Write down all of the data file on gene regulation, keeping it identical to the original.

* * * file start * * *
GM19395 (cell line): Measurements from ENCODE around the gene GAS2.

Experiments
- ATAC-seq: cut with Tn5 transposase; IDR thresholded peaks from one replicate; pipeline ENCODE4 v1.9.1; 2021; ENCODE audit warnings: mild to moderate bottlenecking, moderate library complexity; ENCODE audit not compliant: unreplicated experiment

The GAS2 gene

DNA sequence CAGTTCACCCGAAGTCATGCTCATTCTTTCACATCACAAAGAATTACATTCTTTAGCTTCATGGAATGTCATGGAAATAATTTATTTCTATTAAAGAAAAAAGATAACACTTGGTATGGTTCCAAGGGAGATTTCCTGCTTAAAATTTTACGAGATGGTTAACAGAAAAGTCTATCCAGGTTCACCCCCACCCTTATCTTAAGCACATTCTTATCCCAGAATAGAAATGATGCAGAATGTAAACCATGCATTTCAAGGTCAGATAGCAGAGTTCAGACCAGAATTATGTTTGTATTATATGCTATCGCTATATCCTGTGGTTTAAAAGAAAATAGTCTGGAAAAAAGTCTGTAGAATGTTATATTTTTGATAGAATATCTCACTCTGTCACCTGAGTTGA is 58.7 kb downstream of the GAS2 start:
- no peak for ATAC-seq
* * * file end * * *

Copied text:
GM19395 (cell line): Measurements from ENCODE around the gene GAS2.

Experiments
- ATAC-seq: cut with Tn5 transposase; IDR thresholded peaks from one replicate; pipeline ENCODE4 v1.9.1; 2021; ENCODE audit warnings: mild to moderate bottlenecking, moderate library complexity; ENCODE audit not compliant: unreplicated experiment

The GAS2 gene

DNA sequence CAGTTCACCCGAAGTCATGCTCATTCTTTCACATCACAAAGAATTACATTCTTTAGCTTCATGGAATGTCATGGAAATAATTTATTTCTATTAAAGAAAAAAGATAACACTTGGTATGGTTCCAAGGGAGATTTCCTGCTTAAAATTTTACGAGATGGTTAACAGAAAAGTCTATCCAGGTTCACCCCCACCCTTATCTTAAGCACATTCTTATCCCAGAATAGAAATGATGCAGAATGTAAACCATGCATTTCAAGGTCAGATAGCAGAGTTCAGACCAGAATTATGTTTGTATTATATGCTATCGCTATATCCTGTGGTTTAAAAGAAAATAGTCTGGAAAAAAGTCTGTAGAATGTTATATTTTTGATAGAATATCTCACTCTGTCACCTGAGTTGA is 58.7 kb downstream of the GAS2 start:
- no peak for ATAC-seq